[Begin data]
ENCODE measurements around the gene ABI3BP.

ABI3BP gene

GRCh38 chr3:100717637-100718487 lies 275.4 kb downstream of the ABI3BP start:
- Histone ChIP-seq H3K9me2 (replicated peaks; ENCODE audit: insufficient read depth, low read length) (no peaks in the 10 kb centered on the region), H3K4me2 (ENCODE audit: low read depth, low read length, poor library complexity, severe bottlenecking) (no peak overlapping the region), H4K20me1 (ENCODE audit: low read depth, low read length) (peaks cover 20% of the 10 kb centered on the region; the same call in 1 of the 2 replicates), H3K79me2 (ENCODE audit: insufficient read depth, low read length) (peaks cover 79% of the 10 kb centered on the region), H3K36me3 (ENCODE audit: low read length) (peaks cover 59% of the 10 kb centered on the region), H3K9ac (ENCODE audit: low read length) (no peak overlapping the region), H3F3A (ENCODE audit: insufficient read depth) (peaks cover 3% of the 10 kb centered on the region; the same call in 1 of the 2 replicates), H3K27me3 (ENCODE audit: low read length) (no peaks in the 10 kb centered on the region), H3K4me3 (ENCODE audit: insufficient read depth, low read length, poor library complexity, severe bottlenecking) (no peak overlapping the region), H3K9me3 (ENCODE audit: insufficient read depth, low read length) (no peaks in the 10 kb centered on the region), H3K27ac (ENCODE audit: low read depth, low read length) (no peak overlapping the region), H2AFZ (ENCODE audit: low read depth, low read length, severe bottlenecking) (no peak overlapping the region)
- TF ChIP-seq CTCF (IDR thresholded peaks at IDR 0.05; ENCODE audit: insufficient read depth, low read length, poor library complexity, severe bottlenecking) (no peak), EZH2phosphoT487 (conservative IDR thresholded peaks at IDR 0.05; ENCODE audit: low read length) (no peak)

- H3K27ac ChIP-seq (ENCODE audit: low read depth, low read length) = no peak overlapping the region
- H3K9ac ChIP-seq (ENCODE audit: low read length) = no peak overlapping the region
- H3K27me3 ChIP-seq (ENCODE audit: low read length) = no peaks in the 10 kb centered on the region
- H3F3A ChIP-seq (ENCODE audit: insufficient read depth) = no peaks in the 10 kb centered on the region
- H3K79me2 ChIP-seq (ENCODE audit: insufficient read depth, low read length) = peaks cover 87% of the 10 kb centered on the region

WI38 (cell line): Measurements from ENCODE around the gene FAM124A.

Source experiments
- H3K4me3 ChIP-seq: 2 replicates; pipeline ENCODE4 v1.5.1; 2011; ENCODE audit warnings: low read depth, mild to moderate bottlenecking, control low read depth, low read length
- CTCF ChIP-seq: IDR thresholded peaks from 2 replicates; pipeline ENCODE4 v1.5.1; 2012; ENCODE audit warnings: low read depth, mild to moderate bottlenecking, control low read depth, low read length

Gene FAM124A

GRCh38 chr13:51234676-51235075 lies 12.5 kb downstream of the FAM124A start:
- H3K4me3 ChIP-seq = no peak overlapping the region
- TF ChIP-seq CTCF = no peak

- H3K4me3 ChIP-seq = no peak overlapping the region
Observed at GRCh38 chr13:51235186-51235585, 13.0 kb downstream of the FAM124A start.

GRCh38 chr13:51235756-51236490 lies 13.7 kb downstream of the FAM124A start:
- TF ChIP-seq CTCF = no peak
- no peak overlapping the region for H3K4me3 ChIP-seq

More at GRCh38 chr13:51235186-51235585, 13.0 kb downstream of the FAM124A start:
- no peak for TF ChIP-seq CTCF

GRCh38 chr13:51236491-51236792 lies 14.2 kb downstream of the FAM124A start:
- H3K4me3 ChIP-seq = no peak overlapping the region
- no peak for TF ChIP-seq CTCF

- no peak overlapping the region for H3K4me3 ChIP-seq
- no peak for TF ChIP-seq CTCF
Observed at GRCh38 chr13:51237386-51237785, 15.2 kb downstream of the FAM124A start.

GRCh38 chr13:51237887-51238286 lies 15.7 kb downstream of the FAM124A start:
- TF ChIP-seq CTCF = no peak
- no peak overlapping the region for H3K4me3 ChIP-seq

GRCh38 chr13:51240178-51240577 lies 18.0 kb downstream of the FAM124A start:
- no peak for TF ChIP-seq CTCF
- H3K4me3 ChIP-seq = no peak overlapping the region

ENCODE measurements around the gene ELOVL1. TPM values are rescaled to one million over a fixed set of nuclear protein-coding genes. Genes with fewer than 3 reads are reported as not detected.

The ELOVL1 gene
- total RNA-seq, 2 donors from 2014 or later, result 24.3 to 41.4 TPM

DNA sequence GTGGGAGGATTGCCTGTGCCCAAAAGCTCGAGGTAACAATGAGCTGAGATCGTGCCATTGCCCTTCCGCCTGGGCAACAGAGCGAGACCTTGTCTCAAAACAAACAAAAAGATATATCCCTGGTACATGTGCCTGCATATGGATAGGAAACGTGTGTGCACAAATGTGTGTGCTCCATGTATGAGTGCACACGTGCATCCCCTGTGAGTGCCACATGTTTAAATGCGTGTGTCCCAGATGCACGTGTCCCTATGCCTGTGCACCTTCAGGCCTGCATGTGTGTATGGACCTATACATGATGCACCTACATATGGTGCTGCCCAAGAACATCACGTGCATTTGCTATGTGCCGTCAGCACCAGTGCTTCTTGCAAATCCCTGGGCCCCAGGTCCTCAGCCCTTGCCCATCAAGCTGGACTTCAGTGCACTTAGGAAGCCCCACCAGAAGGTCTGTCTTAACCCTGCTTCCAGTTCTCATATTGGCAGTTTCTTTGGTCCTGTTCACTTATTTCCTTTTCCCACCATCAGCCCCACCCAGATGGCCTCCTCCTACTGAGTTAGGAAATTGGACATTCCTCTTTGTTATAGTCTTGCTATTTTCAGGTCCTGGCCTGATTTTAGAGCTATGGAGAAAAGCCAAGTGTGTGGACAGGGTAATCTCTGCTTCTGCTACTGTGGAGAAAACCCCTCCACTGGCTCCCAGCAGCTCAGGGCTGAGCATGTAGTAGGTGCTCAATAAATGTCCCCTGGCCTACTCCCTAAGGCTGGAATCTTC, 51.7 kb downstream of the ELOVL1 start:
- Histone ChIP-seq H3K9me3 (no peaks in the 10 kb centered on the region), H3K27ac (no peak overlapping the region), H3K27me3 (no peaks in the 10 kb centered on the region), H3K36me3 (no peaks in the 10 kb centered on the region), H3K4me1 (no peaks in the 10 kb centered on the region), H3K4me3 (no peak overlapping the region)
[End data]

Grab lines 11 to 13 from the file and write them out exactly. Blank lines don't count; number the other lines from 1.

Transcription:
WI38 (cell line): Measurements from ENCODE around the gene FAM124A.

Source experiments
- H3K4me3 ChIP-seq: 2 replicates; pipeline ENCODE4 v1.5.1; 2011; ENCODE audit warnings: low read depth, mild to moderate bottlenecking, control low read depth, low read length